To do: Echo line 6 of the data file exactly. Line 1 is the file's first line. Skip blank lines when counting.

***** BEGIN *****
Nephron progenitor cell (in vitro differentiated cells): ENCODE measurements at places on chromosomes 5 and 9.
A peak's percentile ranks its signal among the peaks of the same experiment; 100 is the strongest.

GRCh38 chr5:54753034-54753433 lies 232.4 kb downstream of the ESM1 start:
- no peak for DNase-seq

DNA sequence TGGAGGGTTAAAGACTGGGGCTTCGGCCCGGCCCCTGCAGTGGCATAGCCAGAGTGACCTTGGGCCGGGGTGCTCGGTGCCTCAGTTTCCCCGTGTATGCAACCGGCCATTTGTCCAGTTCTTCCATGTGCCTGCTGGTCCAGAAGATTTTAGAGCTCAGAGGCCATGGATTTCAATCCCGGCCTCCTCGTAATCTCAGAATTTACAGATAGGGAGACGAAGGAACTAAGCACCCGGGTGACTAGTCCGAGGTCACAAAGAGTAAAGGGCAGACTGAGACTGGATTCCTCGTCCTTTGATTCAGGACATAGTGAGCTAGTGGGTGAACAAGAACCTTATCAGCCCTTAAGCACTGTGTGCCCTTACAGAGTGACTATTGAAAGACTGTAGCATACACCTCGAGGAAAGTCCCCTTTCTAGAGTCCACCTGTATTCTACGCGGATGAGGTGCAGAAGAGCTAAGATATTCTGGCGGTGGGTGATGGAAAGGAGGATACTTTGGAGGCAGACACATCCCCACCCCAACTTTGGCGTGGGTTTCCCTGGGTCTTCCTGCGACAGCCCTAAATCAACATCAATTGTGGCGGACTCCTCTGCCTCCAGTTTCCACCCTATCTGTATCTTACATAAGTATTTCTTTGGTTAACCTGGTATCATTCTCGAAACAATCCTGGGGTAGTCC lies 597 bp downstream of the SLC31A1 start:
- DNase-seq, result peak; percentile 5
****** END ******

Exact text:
- DNase-seq, result peak; percentile 5